Monday, July 9, 2012

Coupe des Ameriques 2012: Not-So-Masterful Racing

The arch in town, coffee time.

This past Friday through Sunday, five Tall Tree Cycles dudes born in the 1970s took on the Coupe des Ameriques in Sutton, Quebec: Alex, Jamie, Iain, Matt and Todd. Only Alex had raced Sutton before, let alone any road stage race. The rest of us had been psyching ourselves up for such an opportunity for at least few years. Alex's rave reviews and ring-leading had us packed up and Friday morning. What was in store? Pain, no doubt, but we were all looking forward to racing together as a real team for the first time.

The abode; unbeatable.
Service course in Sutton, outstanding score by Alex.
I won't go into painstaking detail, but I'll provide a sense of what this race was like. First, the competition was pretty fierce. This was abundantly clear during the prologue, a mass start hill-climb on Friday night. Ouch. Iain and Alex were with the lead group, but I got popped off, as did Todd and Jamie. Iain sat in 10th, Alex in 11th. We had a shot at a top 10.

Abomination, or sleeper? Undecided.
The weirdest looking TT bike in the field. There is photographic evidence of my rather upright position. There is no helping that, the stem can't get any lower....

The TT fleet, ranging from cutting edge
The TT fleet

Matt, Alex, Jamie, Iain, Todd.
Matt, Alex, Jamie, Iain, Todd
Between TT and circuit race: Tour de France!
Enjoying the Tour between stages in Saturday.
Saturday began with a 16k time trial on a seemingly flat course. Not so. I looked down and saw 30kph more than once, indicating it had climbs. What is there to say? It hurt. Todd was our best man, to our pleasant surprise. He, Iain, and I were all within 10 seconds. Weird. Iain still occupied 10th on the GC, with an American, Bobby Bailey, in the lead after slaying the competition. Jamie rode Merckx, and actually kinda liked it. 

The fleet.
The road fleet, ready for the circuit race.

The circuit race would be 50k, three laps of a hilly route. WIth Iain in 10th, we were looking to get him into any break that might stick, or at least finish same time with the pack and go for the win if possible. A 90kph descent with train-tracks proved exciting if not a little scary. Ok, honestly, we were afraid guys were going to eat it in front of us for no good reason. There were wobbles aplenty. Why? On the second lap we moved to the front and led the descent, which was better. On the third, after Iain and Alex had attacked multiple times, I carried speed past the field through the runout of the descent and went solo for a couple kilometers, hoping to draw a small group with me. Nope. However, Iain and I were positioned well for the sprint, and I found myself easily picking off riders, and crossing the line beside Iain in 5th, with enough speed to take the win if I had another 10 meters. Live and learn, coulda-shoulda. We were happy with our riding, but knew we'd have our work cut out for us come Sunday's 102k road race.

Todd, master of maximization.
Todd, post circuit race.
Sunday started out ok, with the Trek team attacking to no avail off the gun, angling to get their GC guys onto the podium. After rolling climbs, three got away while everyone looked at the yellow jersey, Bailey, who had one team-mate, to chase. He did, but one man can only do so much. Iain had already told him we'd help him, so we worked with him, his team-mate, and a hard working BikeMan solo rider to bring them back, peloton in tow. It took 20k. We tried moves after that to create a break to to no avail. Things 'got real' on the final big climb, on Joy Road; it was a grinder. I'd opted to run my 11-28 cassette with my 39 ring in the event that things got ugly. Indeed they did, and I was grinding that sucker at 17kph while the whippets pulled away. A small group was off, with a shattered field in their wake. The yellow was in a small chase group I was able to bridge to with Todd, followed by Iain and Alex...and most of the rest of the pack. Despite our numbers, the field was not inclined to chase the 14 up the road with 10k to go. We tried to drive the pace to no avail, and nobody followed my attack with 4 to go. By the time we hit the final, we were all gassed. The yellow lost the jersey, Iain got bumped to 14th on the GC, I settled into 19th, Todd 21st, Alex 37th, Jamie, almost lanterne rouge. We'd done everything we could, no regrets. The event was very well run, and the racing was mostly great (except the parts where people wanted to do a group ride). We're already looking forward to next year. We'd better get better at ripping hill climbs....Next up, the Grand Prix!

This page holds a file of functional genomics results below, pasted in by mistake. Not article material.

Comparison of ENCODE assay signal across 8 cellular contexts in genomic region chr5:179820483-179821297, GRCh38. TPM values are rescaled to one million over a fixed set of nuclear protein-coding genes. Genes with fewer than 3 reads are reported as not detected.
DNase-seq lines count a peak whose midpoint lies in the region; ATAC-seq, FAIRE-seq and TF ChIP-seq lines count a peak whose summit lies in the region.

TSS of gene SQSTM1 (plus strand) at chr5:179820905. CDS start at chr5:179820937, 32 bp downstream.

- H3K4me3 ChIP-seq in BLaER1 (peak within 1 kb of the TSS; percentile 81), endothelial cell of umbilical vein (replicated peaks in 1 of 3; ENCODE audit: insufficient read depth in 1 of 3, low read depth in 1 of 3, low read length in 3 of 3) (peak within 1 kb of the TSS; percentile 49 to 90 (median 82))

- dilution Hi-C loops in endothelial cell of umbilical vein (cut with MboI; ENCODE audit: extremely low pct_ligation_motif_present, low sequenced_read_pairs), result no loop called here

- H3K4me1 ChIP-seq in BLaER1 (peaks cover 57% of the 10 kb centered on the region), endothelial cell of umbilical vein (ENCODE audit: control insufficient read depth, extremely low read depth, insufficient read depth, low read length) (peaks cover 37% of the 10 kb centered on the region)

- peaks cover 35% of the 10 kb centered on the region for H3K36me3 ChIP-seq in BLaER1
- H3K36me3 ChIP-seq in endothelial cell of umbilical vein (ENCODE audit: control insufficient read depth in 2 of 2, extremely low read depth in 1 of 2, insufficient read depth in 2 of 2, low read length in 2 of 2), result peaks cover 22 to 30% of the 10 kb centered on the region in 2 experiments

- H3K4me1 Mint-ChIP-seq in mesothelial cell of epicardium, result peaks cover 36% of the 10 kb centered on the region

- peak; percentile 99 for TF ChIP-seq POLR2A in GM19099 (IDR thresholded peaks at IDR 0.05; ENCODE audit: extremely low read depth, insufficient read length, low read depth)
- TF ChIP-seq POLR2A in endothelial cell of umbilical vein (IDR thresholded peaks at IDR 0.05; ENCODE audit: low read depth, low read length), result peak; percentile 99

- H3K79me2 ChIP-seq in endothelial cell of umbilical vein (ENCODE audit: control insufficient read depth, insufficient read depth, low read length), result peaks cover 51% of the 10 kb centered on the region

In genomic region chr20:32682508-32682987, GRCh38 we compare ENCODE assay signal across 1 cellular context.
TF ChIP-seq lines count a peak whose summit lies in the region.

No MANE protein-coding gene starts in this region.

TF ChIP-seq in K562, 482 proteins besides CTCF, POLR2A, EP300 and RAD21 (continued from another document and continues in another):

Spoken words:

"You should smoke cigarettes. They're like compression socks for your lungs."

"Wow, that was horrible. It can only get better from here."

"I don't have any kudos yet." 

"There are 10 Trek guys...."

"I'm a really big deal on the Internet!"

"Moringa has essential amino acids."

"Roadies going over railroad tracks, at the bottom of a downhill? That means we're moving up." 

"Hey man, is that steel? "Yep." "Steel is real, eh?" "Yep."

"How was the TT?" "Well, it sucked, but TTs always suck, even when they are good, right?"

"Three Trek guys off the front. We're going to bring them back."

"When we catch them, the Trek guys are going to attack you." "I know, that's ok, just hang on." "Ok."

"Pull through or get the f@$k off the front?"

"Go! This is a Strava segment!" "No! I can t go any harder!"

"You guys are awesome. Thank you."

Apres race banquet beers. The Apres Bikini option is apparently a winter only thing.



Alex M said...

Another solid recap. KUDOS!

Lanista said...

nice report. Great race guys. See you next year.

Lanista said...
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